Rhyme Of The Ancient Wanderer (Support for Dysthymia, BPD, and Depression)
Dealing with depression in a friend or family member.


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Really good advice for family that means well but doesn't know what to do.

Dealing with depression in a friend or family member

Depression is no joke. Especially, these days when there is ample scientific evidence about the onsets of depression and the seriousness of its causes and effects. It may be difficult to deal with someone close who is suffering. Much patience, tact, and empathy are required to soften the blows for the depressed person.

Rule #1:

DO NOT advise a depressed person with the following phrases and words:

Snap out of it, Oh, it will pass,, Everyone gets blue now and then,, Why do you get SO down in the dumps?, Lighten up, and so forth and so on...

The list is endless with similar cliches, which are often what depressed people have to hear from society and from their families and friends. This is very dangerous to the depresssed person. It is also very frustrating, because the depressed are aware that others are not seeing things through the glasses that they are consistently seeing things through, so communication proves to be very difficult. Identifying with a depressed person may also be difficult for the normal, as well. The depressed need people to identify with them and what they are going through.

Rule #2:

Do not try to take over the wheel on the depressed persons life. Just because that person is feeling either overwhelmed, incapable, or extremely frustrated doesnt make them a lazy or unguided person. This is a tough call, because the depressed do not desire to be bossed around or watched like a hawk as a result of their illness. And it is a legitimate illness. Sometimes, just healing, support and some confidence or kind words work in place of trying to reconstruct the persons life for them, because often, they cannot at the expense of the depression and their dulled desires, goals, hopes and even thoughts (especially pertaining to themselves).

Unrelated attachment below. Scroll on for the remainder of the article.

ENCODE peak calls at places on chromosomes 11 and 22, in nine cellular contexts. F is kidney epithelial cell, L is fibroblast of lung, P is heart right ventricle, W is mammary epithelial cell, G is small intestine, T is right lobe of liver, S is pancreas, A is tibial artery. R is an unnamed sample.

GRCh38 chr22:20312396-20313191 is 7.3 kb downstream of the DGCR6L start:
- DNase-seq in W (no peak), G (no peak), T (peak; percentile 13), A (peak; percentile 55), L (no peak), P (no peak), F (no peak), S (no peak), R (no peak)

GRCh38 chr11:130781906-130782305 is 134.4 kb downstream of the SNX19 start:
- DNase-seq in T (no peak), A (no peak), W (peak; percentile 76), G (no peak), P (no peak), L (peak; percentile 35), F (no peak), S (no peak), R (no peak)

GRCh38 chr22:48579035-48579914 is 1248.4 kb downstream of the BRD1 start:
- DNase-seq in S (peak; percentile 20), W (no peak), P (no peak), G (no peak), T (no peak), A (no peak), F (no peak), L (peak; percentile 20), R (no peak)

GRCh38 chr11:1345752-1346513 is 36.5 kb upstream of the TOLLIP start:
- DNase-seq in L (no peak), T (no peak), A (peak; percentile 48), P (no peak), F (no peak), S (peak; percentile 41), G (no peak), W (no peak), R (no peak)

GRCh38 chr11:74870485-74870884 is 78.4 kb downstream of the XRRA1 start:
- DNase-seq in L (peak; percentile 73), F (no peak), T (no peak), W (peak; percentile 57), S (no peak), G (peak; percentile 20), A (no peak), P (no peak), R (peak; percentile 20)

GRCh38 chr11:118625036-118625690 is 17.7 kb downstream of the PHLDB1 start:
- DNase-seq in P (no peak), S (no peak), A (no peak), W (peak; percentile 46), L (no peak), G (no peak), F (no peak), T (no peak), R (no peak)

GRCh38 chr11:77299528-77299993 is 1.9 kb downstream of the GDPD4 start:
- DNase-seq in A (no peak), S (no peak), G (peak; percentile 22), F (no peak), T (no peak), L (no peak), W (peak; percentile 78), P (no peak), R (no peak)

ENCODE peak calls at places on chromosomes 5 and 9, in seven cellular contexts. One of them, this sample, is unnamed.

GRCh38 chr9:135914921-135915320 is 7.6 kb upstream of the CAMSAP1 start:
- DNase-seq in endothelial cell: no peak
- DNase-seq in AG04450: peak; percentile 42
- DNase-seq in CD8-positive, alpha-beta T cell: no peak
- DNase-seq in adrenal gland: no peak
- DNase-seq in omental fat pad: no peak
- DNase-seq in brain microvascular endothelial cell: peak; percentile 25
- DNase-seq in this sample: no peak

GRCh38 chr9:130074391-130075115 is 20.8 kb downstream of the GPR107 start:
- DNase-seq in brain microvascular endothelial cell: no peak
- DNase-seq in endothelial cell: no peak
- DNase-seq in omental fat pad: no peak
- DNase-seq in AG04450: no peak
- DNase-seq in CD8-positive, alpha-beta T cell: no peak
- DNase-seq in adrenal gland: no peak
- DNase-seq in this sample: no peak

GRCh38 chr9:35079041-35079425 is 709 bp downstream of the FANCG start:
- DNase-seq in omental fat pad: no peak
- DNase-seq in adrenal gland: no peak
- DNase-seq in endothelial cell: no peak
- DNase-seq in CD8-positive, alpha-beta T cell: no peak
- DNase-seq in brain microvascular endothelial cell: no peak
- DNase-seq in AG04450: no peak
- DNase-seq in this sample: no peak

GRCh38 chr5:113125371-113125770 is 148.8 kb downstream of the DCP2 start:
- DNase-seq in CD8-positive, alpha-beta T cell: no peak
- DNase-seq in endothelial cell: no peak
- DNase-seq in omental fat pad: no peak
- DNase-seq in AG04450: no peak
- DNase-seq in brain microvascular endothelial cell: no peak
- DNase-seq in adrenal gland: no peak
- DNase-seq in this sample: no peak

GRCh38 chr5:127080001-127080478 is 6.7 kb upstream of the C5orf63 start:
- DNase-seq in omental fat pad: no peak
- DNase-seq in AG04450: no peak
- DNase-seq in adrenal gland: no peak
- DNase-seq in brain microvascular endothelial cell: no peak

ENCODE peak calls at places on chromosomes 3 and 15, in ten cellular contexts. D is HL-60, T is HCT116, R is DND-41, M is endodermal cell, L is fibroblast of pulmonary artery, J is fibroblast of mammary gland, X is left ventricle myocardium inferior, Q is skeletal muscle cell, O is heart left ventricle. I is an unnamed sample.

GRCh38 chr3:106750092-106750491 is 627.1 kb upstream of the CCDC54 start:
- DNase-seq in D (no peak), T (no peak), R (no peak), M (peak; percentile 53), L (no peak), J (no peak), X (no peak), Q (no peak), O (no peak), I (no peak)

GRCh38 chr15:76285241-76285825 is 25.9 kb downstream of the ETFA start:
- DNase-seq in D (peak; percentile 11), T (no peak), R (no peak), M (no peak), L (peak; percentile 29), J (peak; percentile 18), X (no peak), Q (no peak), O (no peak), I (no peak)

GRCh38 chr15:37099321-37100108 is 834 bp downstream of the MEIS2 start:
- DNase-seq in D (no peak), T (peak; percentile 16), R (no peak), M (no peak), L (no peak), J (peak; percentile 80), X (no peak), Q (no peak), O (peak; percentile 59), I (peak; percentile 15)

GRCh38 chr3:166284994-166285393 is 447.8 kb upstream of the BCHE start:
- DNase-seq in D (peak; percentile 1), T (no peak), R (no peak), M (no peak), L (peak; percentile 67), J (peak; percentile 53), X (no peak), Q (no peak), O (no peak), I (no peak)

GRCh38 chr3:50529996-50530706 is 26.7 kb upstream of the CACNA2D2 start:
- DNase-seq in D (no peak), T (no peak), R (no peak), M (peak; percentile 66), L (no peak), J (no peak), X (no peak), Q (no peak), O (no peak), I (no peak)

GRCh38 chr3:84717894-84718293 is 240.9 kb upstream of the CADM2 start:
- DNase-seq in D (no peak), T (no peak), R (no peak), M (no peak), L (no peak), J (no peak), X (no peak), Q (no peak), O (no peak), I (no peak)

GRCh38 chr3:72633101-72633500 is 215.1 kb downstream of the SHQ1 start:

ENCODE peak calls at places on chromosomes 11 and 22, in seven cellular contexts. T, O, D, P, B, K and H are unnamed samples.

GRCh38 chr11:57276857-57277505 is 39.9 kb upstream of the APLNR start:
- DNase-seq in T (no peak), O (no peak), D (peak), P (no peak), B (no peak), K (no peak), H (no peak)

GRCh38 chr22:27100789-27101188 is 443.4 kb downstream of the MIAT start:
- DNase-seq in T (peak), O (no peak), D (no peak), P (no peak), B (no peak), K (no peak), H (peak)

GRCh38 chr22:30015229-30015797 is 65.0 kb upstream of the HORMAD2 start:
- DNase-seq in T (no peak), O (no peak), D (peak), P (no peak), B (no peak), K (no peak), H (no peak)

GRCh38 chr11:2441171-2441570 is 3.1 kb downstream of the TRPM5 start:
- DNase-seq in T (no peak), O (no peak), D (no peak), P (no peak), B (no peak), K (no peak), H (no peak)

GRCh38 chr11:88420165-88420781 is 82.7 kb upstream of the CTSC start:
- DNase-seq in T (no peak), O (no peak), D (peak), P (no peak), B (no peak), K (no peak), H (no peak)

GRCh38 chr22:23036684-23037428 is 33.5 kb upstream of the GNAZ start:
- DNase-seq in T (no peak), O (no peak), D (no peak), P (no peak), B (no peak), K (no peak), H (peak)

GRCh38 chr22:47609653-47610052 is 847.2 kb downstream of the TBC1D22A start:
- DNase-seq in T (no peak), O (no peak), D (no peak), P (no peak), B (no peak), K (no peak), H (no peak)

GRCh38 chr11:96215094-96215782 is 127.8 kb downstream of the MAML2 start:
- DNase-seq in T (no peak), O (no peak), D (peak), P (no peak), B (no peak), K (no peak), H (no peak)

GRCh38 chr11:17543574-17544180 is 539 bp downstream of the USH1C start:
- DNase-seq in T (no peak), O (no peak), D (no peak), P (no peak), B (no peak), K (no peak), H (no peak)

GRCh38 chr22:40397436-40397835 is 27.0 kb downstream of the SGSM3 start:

Rule #3:

If it is a must to give advice to the depressed person, give it in the form of some options, which the person can choose from if they wish. Many times a personal reference, such as a new doctor, medicine, or support group is appreciated. Activities may not always be the answer, as the depressed cannot will themselves into social situations requiring a lot of effort and talking about oneself. Sports may also be tough to get the depressed to participate in, as energy and fatigue are often factors that continually drag and drain the depressed. But, if the person feels ambitious enough and walking or something light form of exercise is the answer for them, then so be it. It is scientifically proven that exercise helps to alleviate the symptoms of depression for some people, but it is often stated that it should not be used as a replacement for drugs or counseling.

Other Advice:

Certain types of psychotherapy have been known to help certain individuals, whether it be support groups, one on one, or the use of a personal friend or guider; even spiritual support is highly recommended. Alternative forms of therapy such as yoga, vitamins, or homeopathy have recently taken shape in the medical field and may help relieve symptoms of depression.

Written by Rachel Ricucci

Title: Dealing with depression in a friend or family member
Description: Dealing with depression doesn't have to be impossible. Depression is a serious medical illness which can be treated. Oftentimes, it is a chronic and ongoing illness, which causes frustration in family, friends and co-workers.

Added October 22nd, 2001.

This information is not intended to replace "traditional" mental health therapy. If you have questions or concerns about your physical and/or mental health ... contact your family physician and/or mental health professional in your area.